To earn extraordinary returns, stock investors have to endure some violent ups and downs in the market. If all the recent turbulence in stocks has you feeling airsick, then you're the target audience for a special type of mutual fund.

Market-neutral funds are a whole different animal from most mutual funds. Although they invest in stocks, their methods don't generally produce top returns. Instead, by taking advantage of market inefficiencies, or simply betting that some sectors will perform better than others, market-neutral funds seek stability and consistency with better performance than safe investments such as cash and government bonds can offer.

The long and the short of market neutrality
The bread and butter of market-neutral funds is arbitrage. These funds take advantage of inefficiencies across similar markets. For instance, companies such as (NASDAQ:AMZN) offer convertible bonds that investors can exchange for regular shares. If the bonds trade at a discount to the stock, then a market-neutral fund will make a small profit.

There are many different arbitrage methods. Arbitrageurs trade stock index futures against the stocks within the index. They may take advantage of a corporate event, such as a spinoff or breakup. They may even look for profits from proposed mergers, although that strategy isn't foolproof -- as investors in Yahoo! (NASDAQ:YHOO) and Microsoft (NASDAQ:MSFT) can attest after yesterday's final breakup.

Still other market-neutral funds don't use arbitrage at all. Instead, they look to buy stocks that they believe will outperform the market, while selling short stocks they've picked to underperform. For instance, the James Market Neutral (JAMNX) fund currently offsets long positions in McDonald's (NYSE:MCD) and IBM (NYSE:IBM) with shorts in XM Satellite Radio (NASDAQ:XMSR) and Evergreen Solar (NASDAQ:ESLR).

Show us the money
The primary attraction of market-neutral funds is the promise of good performance no matter how the overall stock market is doing. In coming up with a diversified asset allocation strategy, finding assets that perform differently from one another can be extremely useful.

However, the attraction of market-neutral funds is also its main shortcoming -- you can't expect the same long-term returns that stocks have historically given you. Because they seek to reduce risk, they're more likely to have returns somewhere between cash and stocks over time. Here are some examples:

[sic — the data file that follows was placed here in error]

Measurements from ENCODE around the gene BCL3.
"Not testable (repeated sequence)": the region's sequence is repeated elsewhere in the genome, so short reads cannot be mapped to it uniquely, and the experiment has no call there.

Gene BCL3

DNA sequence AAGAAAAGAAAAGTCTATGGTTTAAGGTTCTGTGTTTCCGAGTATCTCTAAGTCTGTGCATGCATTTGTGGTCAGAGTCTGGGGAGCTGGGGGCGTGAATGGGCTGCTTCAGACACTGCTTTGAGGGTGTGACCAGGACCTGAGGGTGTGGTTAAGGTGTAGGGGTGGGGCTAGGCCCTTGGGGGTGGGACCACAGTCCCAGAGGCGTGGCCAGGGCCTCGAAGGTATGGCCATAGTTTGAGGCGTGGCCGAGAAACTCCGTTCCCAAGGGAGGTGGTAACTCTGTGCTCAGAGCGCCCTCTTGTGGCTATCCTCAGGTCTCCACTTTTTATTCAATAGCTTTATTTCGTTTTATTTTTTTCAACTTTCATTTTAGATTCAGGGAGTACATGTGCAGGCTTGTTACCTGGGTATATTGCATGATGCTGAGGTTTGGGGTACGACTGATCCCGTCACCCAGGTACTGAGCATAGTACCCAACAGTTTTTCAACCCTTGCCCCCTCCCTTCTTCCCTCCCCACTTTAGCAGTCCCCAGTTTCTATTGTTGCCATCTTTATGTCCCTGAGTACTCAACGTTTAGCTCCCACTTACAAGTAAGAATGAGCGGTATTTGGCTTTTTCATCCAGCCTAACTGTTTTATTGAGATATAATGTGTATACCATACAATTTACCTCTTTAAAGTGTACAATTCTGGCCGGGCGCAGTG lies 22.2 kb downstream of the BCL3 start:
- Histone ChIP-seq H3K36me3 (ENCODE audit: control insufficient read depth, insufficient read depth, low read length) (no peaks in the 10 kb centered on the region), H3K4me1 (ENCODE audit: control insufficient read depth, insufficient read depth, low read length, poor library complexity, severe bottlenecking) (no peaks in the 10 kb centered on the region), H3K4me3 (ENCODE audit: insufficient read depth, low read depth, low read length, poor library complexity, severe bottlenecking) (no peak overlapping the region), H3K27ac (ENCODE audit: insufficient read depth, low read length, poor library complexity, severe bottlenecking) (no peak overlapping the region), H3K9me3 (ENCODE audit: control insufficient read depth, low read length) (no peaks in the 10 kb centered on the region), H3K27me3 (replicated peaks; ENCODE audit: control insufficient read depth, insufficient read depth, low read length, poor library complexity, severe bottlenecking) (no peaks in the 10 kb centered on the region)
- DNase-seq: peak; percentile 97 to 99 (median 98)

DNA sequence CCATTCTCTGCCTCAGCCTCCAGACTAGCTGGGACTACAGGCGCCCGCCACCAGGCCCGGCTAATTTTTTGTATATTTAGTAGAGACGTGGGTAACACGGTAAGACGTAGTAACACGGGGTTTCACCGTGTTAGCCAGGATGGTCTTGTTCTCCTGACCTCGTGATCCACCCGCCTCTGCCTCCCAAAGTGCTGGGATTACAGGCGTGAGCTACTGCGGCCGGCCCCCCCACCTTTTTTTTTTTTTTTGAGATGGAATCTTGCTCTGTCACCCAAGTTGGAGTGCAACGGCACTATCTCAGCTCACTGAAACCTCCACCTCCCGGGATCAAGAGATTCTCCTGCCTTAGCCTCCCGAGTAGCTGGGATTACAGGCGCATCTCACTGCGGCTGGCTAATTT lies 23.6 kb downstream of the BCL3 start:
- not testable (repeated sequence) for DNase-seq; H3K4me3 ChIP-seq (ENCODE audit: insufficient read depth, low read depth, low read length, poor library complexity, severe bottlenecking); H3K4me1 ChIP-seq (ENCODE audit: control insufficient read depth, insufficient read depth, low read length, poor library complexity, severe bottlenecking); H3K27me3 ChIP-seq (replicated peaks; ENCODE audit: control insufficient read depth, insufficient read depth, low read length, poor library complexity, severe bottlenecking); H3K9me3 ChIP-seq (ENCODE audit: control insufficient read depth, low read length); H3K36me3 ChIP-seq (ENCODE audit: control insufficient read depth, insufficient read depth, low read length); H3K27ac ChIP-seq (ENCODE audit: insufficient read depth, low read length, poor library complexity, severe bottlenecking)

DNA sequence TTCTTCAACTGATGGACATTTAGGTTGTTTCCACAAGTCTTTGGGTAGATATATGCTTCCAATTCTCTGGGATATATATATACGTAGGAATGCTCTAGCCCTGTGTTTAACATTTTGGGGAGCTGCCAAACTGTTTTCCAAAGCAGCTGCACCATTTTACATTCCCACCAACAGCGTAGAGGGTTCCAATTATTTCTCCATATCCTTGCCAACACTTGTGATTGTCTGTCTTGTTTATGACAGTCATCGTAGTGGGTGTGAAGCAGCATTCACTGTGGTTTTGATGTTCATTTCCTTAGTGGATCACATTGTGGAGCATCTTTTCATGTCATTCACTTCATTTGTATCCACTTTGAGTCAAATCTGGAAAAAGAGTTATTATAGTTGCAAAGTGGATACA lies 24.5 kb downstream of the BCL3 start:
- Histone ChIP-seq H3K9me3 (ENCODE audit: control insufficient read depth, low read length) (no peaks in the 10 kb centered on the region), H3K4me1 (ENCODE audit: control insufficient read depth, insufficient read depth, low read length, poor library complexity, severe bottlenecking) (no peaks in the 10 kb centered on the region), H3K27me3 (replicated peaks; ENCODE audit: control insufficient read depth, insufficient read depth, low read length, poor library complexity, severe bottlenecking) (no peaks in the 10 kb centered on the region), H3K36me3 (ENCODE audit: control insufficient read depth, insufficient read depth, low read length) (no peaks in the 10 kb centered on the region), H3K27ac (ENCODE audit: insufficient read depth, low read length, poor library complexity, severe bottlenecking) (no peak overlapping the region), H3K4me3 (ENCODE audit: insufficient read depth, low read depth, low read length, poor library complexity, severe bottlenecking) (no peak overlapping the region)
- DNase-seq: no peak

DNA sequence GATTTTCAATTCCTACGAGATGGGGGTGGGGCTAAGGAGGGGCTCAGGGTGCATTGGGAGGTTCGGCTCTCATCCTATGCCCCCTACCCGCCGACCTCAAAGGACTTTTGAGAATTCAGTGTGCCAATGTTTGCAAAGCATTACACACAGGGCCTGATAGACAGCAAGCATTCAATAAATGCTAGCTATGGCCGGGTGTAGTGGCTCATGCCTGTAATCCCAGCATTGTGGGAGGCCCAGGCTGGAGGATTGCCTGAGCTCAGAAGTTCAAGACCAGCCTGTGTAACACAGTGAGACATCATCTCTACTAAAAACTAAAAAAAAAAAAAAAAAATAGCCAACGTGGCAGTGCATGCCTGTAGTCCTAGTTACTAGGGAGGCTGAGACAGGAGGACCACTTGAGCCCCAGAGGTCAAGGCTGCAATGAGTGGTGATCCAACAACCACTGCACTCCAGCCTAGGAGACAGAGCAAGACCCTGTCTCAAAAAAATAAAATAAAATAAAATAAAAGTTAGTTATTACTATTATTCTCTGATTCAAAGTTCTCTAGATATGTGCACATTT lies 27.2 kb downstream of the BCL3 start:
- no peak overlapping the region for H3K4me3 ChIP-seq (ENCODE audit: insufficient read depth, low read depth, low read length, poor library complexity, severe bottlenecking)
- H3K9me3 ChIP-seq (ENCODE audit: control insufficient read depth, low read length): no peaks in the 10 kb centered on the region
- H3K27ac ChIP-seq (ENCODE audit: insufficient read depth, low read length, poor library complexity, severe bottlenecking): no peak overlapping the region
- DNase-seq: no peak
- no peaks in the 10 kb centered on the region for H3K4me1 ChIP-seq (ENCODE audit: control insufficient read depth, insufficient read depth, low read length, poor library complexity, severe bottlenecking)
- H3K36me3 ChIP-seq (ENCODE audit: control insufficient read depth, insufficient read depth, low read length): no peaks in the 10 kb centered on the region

5-Year Annualized Return

James Market Neutral


Vanguard Market Neutral Investors (VMNFX)


Merger Fund (MERFX)


Calamos Market Neutral Income A (CVSIX)


Phoenix Market Neutral A (EMNAX)



S&P 500 Index Fund (VFINX)


Cash Money market Fund (VMMXX)


Sources: Morningstar, Vanguard.
*Return for five years ended May 31, 2008.

As you can see, while most of these market-neutral funds have outperformed cash, they don't come close to the return of stocks. When stocks do really well, the gap is even larger. On the other hand, all of these funds have trounced the S&P over the past year.

Portfolio fit
So in these times of uncertainty, do market-neutral funds deserve a significant place in your investments? For most people, the answer is no. For one thing, market-neutral funds tend to be expensive, with costs ranging from 1.18% annually for the Calamos fund to a hefty 2.79% for the Vanguard fund.

More importantly, though, even when they achieve their stated purposes, market-neutral funds don't offer enough reward for most investors. Portfolio stability is nice, but you can afford to deal with larger ups and downs in the market if you have a long time horizon for your money.

Meanwhile, if you buy a market-neutral fund thinking to hold it only while the market's bad, you're essentially just trying to time the market. If you guess wrong, you'll miss out on much stronger returns from regular stock funds. As a result, you're probably better served sticking with a well balanced group of traditional stock funds for the bulk of your assets.

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